Set up interviews.
After the pre-screening process, a chatbot can also take over the task of setting up phone calls or meetings. By automating this rather tedious scheduling process, recruiters and their team have more time to focus on the candidate.
Less nerve-wracking first interactions.
Not all candidates are confident and articulate. For some people, a phone call with a stranger can be a daunting experience. Since many people are more comfortable texting rather than talking on the phone nowadays, interacting with a chatbot to answer preliminary questions can potentially ease the anxieties of less socially-adept job-seekers.
Chatbots can really take the load off of recruiters when it comes to the initial phases of screening job-seekers, however their functions are quite limited. They tend to lack a lot of the creative problem-solving that us humans have, and aren’t the be-all answer to screening. Here’s where chatbots fall short:
A hard time with exceptions to rules.
Chatbots operate on a series of rules created by a developer and the recruiters that have implemented the software. For example, a chatbot can screen candidates by asking if they have university degrees as this is perhaps a key qualification for a position. There are, however, always exceptions to rules, and a chatbot could potentially fail to pass along a highly-successful, self-taught candidate. Essentially, chatbots are good at processing straight-forward cases, but can fail when a situation isn’t black and white.
They get lost in translation.
Chatbots learn over time, and they can be quite sophisticated when it comes to deciphering various questions, answers, and writing styles. They can, however, sometimes be tone deaf when it comes to candidates who use a particular writing style, or has a different mother tongue and difficulty writing. Humans are usually better at decoding unfamiliar writing or speech.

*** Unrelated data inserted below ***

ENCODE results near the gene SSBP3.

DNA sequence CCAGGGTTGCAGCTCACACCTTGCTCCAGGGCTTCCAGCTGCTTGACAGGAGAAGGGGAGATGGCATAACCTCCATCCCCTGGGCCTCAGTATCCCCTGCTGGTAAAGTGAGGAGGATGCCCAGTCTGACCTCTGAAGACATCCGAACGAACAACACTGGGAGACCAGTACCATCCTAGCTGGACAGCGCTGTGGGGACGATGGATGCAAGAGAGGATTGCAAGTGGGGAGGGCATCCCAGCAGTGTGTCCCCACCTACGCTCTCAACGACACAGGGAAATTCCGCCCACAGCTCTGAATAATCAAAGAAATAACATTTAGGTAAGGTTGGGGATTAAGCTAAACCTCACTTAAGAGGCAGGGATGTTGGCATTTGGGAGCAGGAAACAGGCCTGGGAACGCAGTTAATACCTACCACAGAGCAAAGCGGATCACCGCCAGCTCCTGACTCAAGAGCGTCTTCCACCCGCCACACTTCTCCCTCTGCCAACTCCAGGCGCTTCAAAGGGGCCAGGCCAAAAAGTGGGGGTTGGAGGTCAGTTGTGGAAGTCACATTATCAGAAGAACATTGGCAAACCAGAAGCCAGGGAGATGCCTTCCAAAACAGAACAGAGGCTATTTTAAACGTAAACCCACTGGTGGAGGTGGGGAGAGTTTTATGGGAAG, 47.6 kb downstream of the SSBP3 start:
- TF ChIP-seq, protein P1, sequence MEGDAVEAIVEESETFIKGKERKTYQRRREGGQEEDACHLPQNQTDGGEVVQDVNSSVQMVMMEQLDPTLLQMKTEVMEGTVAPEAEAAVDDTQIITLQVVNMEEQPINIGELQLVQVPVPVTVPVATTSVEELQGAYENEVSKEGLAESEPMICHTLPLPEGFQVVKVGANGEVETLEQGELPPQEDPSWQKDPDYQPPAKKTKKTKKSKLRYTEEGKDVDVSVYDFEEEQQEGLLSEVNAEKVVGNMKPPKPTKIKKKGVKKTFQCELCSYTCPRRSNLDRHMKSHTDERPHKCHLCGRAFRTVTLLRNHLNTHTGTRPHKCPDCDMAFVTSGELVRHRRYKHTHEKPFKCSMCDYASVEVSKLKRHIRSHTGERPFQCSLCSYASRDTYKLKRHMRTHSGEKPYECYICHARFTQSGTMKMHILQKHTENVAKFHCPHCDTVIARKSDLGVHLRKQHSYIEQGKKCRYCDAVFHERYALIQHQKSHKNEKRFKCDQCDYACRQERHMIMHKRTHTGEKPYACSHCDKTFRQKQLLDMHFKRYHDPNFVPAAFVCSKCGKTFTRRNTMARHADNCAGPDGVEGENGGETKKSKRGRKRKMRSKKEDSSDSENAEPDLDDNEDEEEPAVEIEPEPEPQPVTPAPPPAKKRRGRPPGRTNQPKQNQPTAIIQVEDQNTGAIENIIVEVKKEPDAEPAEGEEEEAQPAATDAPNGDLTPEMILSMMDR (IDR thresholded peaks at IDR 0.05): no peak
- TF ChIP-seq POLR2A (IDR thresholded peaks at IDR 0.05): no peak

Bots can be frustrating a times.
If you’ve ever waited on hold to speak to an operator because a system’s multiple choice questions aren’t relevant to your issue, you can better understand how chatting with a chatbot can be frustrating in some instances. Chatbots can’t answer every question or concern, and people might become irritated if they can’t just pick up the phone and speak to a human.
While the genteel C-3PO from Star Wars could actually make decent recruiter, robots –or A.I software – simply aren’t the same as humans when it comes to assessing a candidate’s situation. Essentially, chatbots are useful for the initial screening process, and can help cut down on the number of clearly unqualified candidates. Their time-saving capabilities and ability to interact with candidates to create an initial relationship can increase a recruitment firm’s overall efficiency, but their advantages mostly end there.
Chatbots also come with a cost, and some time is needed to set up rules and to integrate the bot into a recruitment firm’s website or social media page. In short, chatbots can be a real asset, but they aren’t 100% necessary for any recruitment firm – at least not for now.